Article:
makes games the more challenging and fascinating of the two, besides
being fun! See also the next section.\medskip
Thus, it's no surprise that the skill of playing games,
such as checkers, chess, or go has long been regarded as a distinctive
mark of human intelligence.
\section{Why are Combinatorial Games Hard?}
Existential decision problems, such as graph hamiltonicity and
Traveling Salesperson (Is there a round tour through specified cities
of cost $\leq C$?), involve a single existential quantifier (``Is
there\dots?''). In mathematical terms an existential problem boils down
to finding a path---sometimes even just verifying its existence---in a large
``decision-tree" of all possibilities, that satisfies specified properties.
The above two problems, as well as thousands of other interesting and
important combinatorial-type problems are NP-{\it complete\/}. This means
that they are {\it conditionally intractable}, i.e., the best way to solve
them seems to require traversal of most if not all of the decision tree,
whose size is exponential in the input size of the problem. No essentially
better method is known to date at any rate, and, roughly speaking, if an
efficient solution will ever be found for any NP-complete problem, then
all NP-complete problems will be solvable efficiently.
The decision problem whether White can win if White moves first in a
chess game, on the other hand, has the form: Is there a move of White
such that for {\it every\/} move of Black there is a move of White
such that for {\it every\/} move of Black there is a move of White
$\dots$ such that White can win? Here we have a large number of
alternating existential and universal quantifiers rather than a single
existential one. We are looking for an entire subtree rather than just
a path in the decision tree. Because of this, most nonpolynomial games
are at least {\sl P}space-hard. The problem for generalized chess on an
$n\times n$ board, and even for a number of seemingly simpler mathgames,
is, in fact, Exptime-complete, which is a {\it provable intractability}.
Put in simple language, in analyzing an instance of Traveling
Salesperson, the problem itself is passive: it does not resist your
attempt to attack it, yet it is difficult. In a game, in contrast, there
is your opponent, who, at every step, attempts to foil your effort to
win. It's similar to the difference between an autopsy and surgery.
Einstein, contemplating the nature of physics said, ``Der Allm\"achtige
ist nicht boshaft; Er ist raffiniert" (The Almighty is not mean; He is
sophisticated). NP-complete existential problems are perhaps
sophisticated. But your opponent in a game can be very mean!\medskip
Another manifestation of the high complexity of games is associated with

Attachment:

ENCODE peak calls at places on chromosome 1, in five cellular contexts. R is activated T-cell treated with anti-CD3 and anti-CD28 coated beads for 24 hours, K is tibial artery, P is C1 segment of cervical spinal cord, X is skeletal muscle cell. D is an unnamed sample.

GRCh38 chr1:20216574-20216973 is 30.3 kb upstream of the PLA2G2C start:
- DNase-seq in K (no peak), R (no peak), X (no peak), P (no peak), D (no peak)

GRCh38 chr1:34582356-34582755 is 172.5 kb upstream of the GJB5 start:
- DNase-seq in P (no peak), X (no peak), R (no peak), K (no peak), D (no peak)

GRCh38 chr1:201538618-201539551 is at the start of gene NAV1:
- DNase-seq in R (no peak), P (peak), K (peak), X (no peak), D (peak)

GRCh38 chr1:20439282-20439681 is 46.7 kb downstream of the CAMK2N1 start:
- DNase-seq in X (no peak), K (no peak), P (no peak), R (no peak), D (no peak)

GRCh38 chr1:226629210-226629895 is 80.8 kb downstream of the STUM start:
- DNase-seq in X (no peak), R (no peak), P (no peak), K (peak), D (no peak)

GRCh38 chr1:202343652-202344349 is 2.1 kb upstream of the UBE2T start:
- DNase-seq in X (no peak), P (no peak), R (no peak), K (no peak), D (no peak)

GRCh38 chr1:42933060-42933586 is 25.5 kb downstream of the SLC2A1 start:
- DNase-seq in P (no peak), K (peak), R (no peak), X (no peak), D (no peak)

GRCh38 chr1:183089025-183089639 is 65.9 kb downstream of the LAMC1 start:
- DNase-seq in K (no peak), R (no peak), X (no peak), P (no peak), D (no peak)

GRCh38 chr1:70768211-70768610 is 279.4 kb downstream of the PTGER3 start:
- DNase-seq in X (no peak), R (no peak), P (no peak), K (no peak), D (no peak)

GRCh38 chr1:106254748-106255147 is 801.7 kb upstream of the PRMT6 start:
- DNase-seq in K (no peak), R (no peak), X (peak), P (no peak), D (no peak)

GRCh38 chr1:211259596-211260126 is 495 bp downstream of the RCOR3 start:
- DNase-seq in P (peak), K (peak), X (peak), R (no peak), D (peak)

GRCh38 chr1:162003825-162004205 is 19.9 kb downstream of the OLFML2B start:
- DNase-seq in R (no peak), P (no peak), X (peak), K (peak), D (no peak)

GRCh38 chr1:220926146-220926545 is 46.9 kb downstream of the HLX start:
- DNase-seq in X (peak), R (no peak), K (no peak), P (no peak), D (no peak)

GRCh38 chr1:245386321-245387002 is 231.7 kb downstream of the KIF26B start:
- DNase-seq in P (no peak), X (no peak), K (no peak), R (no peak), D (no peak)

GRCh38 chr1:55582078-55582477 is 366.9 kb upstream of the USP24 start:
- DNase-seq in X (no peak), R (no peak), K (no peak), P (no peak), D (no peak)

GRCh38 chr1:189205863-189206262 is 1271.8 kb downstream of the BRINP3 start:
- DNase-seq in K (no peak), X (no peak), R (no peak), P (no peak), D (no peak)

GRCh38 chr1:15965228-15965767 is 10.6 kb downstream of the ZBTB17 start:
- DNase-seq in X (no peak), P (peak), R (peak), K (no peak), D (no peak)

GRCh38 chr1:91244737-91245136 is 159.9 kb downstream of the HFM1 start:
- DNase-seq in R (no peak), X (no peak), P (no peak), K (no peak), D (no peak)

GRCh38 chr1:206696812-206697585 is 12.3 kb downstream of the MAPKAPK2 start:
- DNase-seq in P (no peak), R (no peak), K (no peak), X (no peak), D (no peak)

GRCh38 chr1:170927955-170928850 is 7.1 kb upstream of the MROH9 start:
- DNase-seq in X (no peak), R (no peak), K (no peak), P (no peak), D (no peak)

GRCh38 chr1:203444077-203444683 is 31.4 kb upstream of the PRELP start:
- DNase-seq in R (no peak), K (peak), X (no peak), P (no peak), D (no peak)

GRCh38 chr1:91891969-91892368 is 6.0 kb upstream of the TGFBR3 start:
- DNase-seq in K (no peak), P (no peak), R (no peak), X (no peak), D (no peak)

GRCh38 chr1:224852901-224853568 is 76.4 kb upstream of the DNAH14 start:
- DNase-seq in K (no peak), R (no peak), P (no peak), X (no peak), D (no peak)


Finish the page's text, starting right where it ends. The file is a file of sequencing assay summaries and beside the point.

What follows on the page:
a most basic tool of a game : its {\it game-graph\/}. It is a directed
graph $G$ whose vertices are the positions of the game, and $(u,v)$
is an edge if and only if there is a move from position $u$ to position
$v$. Since every combination of tokens in the given game is a
{\it single\/} vertex in $G$, the latter has normally exponential size.
This holds, in particular, for both Nim and chess. Analyzing a game
means reasoning about its game-graph. We are thus faced with a problem
that is {\it a priori\/} exponential, quite unlike many present-day
interesting existential problems.
A fundamental notion is the {\it sum\/} (disjunctive compound) of games. A sum
is a finite collection of disjoint games; often very basic, simple games.
Each of the two players, at every turn, selects one of the games and
makes a move in it. If the outcome is not a draw, the sum-game ends when
there is no move left in any of the component games. If the outcome is
not a tie either, then in {\it normal\/} play, the player first unable to
move loses and the opponent wins. The outcome is reversed in {\it
mis\`ere\/} play.
If a game decomposes into a {\it disjoint\/} sum of its components, either
from the beginning (Nim) or after a while (domineering), the potential
for its tractability increases despite the exponential size of the game
graph. As Elwyn Berlekamp remarked, the situation is similar to that in
other scientific endeavors, where we often attempt to decompose a given
system into its functional components. This approach may yield improved
insights into hardware, software or biological systems, human organizations,
and abstract mathematical objects such as groups. %In most cases,
%there are interesting issues concerning the interactions between
%subsystems and their neighbors.
If a game doesn't decompose into a sum of disjoint components, it is
more likely to be intractable (Geography or Poset Games). Intermediate
cases happen when the components are not quite fixed (which explains why
mis\`ere play of sums of games is much harder than normal play) or